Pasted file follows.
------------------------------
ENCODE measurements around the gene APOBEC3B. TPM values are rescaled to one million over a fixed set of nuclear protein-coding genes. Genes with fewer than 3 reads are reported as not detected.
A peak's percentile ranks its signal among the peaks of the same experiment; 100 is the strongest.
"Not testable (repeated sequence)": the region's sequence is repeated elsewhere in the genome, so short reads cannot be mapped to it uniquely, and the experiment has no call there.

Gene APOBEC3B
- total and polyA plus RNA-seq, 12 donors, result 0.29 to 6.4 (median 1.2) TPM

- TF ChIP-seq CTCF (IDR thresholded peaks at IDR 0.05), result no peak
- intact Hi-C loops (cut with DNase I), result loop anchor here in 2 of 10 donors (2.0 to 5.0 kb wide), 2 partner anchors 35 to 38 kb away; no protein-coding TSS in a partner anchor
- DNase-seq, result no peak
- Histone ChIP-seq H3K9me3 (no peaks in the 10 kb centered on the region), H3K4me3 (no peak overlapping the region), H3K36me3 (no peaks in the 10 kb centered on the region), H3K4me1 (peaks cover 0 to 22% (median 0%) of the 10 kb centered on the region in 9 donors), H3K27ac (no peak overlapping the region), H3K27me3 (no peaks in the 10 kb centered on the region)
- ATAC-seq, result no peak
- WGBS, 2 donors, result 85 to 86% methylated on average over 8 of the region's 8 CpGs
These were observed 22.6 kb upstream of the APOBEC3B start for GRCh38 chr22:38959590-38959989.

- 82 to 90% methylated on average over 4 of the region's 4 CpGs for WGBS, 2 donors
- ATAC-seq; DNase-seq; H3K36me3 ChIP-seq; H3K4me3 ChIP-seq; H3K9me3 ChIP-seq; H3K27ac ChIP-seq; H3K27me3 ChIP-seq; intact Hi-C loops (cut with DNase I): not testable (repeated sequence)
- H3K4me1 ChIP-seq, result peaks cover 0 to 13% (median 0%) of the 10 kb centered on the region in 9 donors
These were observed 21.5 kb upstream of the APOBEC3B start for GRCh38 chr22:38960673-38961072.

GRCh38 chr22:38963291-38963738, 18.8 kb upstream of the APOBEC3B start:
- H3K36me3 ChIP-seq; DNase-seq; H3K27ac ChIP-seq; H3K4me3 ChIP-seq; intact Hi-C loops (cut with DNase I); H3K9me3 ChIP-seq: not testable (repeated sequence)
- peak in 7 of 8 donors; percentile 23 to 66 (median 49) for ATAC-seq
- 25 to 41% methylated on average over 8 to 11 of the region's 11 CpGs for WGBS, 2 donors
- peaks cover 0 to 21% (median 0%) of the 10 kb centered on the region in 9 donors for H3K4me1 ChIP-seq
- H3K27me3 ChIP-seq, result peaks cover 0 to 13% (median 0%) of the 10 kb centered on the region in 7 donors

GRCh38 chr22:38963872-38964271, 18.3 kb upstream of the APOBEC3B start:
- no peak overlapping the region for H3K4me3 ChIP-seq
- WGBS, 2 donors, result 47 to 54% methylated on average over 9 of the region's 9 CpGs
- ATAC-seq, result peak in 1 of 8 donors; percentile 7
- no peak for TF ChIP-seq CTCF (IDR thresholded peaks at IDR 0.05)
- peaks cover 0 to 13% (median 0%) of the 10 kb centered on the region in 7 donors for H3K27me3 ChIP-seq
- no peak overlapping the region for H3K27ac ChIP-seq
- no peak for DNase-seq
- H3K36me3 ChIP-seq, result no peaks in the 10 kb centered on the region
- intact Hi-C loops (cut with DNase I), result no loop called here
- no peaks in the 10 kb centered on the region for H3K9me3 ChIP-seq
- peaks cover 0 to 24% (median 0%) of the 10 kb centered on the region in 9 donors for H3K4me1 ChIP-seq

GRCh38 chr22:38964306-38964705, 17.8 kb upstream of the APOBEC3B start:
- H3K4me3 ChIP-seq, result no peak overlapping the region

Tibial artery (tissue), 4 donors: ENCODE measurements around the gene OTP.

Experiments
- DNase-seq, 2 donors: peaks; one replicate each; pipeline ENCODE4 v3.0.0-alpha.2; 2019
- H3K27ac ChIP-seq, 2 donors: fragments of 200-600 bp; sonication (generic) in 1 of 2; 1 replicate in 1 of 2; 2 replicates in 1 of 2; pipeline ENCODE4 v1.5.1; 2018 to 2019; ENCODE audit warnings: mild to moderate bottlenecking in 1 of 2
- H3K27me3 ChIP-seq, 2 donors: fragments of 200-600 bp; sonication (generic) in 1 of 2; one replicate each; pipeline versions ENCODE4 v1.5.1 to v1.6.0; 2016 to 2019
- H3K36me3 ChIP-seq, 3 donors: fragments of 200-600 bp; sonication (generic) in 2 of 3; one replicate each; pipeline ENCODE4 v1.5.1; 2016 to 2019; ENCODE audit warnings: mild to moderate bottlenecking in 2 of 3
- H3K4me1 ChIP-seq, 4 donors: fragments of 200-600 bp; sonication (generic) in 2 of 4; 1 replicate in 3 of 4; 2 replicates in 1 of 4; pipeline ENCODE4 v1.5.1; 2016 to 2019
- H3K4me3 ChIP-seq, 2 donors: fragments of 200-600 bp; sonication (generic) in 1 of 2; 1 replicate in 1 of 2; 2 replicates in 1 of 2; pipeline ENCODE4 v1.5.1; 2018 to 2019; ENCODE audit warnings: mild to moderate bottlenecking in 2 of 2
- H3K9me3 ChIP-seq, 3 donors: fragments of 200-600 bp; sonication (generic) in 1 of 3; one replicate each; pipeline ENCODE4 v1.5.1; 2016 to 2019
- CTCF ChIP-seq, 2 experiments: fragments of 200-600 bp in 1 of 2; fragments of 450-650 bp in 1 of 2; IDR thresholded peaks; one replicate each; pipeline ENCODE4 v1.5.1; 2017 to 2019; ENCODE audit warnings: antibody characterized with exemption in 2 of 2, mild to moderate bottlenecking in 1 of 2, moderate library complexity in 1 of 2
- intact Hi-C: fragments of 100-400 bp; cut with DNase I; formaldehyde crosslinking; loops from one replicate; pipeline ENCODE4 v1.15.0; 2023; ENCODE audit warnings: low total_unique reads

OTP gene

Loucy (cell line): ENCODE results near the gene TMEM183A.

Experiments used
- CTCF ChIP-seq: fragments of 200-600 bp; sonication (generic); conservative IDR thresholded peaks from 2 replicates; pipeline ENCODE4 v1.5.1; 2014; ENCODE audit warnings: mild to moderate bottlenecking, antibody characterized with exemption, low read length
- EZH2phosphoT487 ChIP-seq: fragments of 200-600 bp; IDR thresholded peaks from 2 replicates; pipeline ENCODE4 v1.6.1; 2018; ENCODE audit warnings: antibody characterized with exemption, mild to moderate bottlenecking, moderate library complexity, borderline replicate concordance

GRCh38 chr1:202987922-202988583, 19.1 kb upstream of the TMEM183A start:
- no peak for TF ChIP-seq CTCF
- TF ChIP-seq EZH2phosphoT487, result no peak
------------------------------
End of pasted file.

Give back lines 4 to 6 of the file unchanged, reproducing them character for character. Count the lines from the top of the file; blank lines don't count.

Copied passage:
Gene APOBEC3B
- total and polyA plus RNA-seq, 12 donors, result 0.29 to 6.4 (median 1.2) TPM

- TF ChIP-seq CTCF (IDR thresholded peaks at IDR 0.05), result no peak